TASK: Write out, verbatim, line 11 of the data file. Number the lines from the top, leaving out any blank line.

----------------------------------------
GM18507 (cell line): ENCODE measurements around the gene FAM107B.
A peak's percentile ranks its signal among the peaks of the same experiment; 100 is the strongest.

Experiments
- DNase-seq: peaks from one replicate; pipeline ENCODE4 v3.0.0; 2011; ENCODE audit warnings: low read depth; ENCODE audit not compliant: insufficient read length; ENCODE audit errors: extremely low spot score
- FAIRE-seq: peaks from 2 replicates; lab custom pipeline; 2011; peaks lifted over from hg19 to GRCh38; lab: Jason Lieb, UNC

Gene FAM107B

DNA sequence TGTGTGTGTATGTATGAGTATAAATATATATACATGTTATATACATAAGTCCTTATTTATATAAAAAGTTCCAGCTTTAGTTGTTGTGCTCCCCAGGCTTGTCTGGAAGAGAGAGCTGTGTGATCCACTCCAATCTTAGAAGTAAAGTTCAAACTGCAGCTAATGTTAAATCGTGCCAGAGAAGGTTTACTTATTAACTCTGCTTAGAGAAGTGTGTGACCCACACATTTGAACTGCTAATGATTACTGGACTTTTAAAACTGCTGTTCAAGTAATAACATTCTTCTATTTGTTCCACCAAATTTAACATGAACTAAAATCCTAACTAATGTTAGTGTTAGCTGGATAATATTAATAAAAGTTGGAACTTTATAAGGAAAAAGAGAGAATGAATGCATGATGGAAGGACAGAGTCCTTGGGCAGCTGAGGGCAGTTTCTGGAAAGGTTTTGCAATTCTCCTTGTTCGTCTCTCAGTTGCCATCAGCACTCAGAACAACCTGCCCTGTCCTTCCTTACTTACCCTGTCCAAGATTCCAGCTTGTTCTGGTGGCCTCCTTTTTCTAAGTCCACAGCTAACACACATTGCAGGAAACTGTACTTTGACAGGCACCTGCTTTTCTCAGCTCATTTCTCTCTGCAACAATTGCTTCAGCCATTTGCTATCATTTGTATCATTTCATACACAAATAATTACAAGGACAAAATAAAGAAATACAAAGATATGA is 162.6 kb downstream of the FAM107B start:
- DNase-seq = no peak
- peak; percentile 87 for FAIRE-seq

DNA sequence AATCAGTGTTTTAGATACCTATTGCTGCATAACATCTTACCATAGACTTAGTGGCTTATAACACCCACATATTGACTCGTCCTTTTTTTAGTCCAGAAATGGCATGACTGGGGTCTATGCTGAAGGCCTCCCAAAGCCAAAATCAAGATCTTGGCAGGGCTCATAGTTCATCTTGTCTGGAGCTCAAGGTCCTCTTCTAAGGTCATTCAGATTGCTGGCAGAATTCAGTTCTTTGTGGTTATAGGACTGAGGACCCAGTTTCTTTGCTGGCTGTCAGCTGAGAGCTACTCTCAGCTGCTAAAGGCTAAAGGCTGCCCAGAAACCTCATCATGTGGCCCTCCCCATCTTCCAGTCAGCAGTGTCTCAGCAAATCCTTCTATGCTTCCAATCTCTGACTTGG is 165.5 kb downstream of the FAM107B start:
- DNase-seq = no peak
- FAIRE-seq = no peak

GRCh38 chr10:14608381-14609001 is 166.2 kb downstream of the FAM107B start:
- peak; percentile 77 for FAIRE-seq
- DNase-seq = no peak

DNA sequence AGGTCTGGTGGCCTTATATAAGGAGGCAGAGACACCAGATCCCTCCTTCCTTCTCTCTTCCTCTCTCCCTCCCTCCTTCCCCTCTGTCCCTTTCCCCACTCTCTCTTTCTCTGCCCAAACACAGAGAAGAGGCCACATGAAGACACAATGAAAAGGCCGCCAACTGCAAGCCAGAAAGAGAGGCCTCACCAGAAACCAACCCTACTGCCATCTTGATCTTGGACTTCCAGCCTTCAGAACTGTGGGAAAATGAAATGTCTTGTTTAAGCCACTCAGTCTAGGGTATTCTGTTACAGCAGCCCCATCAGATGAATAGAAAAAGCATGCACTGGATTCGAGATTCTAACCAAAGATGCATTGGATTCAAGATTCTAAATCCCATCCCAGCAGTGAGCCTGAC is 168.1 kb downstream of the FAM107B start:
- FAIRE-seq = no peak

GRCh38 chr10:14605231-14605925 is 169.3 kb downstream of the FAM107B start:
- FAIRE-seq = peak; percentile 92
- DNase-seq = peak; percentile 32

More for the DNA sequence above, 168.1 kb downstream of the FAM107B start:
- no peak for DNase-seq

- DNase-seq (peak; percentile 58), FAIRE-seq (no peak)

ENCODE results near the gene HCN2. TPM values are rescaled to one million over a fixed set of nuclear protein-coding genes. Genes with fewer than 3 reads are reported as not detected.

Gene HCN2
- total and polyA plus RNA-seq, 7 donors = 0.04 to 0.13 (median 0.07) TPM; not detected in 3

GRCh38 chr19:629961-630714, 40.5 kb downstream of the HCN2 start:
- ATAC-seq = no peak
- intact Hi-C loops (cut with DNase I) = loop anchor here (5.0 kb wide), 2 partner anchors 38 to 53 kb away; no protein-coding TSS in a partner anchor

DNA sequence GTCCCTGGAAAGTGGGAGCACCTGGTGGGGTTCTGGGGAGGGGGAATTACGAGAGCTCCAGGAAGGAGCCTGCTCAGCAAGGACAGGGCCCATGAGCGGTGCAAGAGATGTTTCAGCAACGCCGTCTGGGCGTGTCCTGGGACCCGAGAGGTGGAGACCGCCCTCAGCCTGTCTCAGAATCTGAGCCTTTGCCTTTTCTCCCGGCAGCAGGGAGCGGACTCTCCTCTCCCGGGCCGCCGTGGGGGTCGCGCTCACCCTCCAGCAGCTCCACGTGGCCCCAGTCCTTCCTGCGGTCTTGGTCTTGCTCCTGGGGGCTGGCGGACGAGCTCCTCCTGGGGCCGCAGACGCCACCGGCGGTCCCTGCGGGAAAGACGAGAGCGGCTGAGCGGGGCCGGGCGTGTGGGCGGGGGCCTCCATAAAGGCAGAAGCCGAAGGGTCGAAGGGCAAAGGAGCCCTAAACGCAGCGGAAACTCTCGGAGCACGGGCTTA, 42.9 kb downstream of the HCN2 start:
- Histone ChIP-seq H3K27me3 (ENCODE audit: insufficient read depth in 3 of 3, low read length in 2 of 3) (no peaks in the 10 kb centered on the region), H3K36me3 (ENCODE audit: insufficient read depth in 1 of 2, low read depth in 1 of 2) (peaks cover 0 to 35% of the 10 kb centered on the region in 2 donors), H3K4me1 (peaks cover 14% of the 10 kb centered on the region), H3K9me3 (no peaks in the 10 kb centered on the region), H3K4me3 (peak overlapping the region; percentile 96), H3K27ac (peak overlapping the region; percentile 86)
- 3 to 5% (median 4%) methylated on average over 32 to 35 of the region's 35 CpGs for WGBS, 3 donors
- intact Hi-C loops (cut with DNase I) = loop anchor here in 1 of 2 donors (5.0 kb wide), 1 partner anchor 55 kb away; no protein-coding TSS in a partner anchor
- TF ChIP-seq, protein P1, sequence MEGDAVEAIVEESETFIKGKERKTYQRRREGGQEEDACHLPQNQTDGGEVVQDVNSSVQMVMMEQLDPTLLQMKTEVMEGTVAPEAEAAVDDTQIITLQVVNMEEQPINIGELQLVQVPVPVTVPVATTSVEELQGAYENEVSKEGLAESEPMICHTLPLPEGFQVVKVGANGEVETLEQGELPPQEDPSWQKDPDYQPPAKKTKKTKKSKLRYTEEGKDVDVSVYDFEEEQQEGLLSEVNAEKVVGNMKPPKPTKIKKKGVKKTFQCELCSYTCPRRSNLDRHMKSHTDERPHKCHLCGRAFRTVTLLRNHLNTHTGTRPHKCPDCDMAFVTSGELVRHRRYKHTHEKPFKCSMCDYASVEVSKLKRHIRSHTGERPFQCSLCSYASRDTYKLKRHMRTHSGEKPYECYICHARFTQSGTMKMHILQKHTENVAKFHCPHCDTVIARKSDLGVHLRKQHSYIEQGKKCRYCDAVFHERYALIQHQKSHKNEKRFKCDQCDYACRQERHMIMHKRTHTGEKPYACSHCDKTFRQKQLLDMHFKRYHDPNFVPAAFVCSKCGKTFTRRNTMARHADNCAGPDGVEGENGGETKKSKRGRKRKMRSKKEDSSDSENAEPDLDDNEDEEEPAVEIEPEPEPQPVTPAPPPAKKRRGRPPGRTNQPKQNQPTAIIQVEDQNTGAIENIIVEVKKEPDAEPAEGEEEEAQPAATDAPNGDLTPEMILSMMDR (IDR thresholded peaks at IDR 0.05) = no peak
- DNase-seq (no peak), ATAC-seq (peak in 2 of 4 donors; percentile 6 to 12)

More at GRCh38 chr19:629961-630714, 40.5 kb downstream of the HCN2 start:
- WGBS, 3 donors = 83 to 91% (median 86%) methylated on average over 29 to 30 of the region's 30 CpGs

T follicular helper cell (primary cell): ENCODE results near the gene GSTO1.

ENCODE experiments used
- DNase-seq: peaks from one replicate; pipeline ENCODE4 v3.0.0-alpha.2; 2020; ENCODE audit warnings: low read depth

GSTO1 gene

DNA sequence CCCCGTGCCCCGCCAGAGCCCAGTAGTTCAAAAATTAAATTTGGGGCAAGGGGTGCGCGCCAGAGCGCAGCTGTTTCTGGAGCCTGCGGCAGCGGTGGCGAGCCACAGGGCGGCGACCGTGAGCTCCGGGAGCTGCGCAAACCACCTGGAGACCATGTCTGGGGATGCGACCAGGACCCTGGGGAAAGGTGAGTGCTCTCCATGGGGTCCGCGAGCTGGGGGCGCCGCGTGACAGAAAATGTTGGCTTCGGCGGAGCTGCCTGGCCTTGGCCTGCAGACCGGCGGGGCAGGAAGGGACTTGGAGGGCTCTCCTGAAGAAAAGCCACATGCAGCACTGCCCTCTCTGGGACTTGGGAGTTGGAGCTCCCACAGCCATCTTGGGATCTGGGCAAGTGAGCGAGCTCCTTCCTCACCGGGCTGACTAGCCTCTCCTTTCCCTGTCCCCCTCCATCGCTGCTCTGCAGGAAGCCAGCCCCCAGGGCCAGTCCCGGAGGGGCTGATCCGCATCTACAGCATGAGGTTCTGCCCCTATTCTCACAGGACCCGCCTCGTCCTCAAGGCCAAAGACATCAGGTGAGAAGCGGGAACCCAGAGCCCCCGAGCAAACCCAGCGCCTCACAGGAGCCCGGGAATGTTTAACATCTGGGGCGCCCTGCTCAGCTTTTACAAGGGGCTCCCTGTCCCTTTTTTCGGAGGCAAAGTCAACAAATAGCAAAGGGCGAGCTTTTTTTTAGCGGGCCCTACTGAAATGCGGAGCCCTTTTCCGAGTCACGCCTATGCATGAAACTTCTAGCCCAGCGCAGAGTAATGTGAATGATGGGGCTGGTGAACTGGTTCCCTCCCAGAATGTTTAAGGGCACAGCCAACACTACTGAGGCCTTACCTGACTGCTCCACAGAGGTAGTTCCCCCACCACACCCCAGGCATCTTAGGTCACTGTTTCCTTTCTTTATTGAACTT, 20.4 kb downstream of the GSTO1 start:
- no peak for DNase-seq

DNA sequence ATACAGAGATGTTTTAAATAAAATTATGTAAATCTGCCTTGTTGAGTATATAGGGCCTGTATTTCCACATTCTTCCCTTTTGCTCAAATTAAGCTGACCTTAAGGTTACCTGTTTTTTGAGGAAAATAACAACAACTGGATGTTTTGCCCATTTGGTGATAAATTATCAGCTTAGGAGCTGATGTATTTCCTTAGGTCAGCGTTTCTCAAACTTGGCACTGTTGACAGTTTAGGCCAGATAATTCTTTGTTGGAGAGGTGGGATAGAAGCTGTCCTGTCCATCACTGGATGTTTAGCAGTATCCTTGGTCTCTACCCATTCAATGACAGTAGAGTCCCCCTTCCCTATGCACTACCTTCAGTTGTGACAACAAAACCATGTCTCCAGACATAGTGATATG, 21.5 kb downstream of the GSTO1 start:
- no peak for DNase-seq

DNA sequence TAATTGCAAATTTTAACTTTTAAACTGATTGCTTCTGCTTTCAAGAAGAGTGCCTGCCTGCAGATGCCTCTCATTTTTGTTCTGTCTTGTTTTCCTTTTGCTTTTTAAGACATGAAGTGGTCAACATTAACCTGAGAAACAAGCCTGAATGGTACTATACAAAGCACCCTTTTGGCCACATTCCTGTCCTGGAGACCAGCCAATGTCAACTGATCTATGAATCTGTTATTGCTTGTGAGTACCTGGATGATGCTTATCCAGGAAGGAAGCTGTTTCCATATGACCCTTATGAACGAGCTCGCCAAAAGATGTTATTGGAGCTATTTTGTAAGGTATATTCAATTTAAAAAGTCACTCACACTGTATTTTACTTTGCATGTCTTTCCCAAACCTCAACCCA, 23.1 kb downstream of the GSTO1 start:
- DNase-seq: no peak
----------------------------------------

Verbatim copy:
- DNase-seq = no peak